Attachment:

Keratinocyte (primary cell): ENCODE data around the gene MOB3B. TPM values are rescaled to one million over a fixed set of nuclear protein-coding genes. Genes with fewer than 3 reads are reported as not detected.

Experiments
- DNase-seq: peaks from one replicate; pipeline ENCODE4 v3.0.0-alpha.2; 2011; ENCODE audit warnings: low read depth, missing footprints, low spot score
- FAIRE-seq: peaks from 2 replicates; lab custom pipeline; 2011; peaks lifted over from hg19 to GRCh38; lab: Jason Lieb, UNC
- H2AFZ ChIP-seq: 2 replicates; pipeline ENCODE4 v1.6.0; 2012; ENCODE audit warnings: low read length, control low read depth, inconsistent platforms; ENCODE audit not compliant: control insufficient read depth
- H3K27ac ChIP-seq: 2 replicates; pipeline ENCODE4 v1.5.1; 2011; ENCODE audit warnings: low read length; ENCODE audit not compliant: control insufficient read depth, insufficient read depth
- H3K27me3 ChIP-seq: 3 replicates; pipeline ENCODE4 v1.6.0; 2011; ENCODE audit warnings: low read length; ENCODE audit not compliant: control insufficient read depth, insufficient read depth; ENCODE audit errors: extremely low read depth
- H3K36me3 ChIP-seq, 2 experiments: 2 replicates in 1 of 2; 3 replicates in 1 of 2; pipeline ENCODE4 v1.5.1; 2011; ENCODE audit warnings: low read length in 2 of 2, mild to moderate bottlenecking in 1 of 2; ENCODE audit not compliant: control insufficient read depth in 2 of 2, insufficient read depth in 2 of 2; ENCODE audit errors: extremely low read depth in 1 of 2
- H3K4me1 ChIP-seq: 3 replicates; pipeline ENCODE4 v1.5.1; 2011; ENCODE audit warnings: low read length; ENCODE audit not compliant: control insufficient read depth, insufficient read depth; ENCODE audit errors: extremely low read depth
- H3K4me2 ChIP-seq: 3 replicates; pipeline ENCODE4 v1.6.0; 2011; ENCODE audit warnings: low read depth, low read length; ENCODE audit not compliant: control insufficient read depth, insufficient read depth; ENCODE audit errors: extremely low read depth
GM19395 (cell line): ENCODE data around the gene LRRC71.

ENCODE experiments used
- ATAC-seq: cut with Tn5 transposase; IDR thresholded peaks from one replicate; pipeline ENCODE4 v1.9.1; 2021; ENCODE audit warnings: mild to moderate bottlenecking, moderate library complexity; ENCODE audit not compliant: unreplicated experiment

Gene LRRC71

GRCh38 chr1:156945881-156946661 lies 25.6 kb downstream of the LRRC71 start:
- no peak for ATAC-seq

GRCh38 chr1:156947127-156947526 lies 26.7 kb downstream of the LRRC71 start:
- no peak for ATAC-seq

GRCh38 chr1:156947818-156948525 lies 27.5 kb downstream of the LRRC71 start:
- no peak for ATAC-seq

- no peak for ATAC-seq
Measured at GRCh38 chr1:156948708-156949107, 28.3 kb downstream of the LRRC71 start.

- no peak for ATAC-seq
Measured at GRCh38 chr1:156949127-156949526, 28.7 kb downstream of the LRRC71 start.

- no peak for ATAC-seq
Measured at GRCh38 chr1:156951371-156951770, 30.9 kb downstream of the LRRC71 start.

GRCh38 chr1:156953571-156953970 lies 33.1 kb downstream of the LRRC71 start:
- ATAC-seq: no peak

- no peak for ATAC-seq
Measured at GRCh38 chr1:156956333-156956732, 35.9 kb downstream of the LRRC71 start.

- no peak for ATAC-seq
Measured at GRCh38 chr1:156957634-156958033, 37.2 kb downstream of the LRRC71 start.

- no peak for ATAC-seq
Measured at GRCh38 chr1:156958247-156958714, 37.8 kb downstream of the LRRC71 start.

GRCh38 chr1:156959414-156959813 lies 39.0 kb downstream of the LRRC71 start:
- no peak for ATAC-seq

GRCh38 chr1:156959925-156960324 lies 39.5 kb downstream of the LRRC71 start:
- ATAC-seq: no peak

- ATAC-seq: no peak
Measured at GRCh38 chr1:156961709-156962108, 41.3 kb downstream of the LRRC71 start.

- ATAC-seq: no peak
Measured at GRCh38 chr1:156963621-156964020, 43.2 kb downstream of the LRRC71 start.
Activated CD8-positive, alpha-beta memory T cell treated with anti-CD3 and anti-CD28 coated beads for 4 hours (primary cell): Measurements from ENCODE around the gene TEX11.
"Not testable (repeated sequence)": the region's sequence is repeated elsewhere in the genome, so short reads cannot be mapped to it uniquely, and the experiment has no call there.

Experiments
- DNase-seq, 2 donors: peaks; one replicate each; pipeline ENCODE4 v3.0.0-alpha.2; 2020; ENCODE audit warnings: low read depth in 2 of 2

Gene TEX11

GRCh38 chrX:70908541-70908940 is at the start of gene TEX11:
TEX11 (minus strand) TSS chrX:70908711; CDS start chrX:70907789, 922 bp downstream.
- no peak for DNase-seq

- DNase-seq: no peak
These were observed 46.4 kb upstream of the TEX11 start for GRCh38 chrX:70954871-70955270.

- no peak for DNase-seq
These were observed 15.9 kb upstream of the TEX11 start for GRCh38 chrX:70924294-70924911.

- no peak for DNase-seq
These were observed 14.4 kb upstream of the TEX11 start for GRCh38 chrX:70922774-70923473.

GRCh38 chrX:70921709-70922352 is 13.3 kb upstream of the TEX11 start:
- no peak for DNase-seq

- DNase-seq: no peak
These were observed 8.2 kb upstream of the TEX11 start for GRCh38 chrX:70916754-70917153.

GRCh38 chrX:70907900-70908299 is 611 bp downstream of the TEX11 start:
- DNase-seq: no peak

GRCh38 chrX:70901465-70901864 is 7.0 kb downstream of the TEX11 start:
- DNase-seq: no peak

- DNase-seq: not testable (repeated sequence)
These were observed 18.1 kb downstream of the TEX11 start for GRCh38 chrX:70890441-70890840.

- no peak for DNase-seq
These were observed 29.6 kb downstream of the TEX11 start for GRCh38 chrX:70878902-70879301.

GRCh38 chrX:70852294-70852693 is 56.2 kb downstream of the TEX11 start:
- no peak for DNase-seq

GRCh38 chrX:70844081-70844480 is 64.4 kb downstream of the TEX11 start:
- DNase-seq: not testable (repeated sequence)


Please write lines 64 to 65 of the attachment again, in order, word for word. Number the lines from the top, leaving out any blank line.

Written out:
- DNase-seq: no peak

- DNase-seq: not testable (repeated sequence)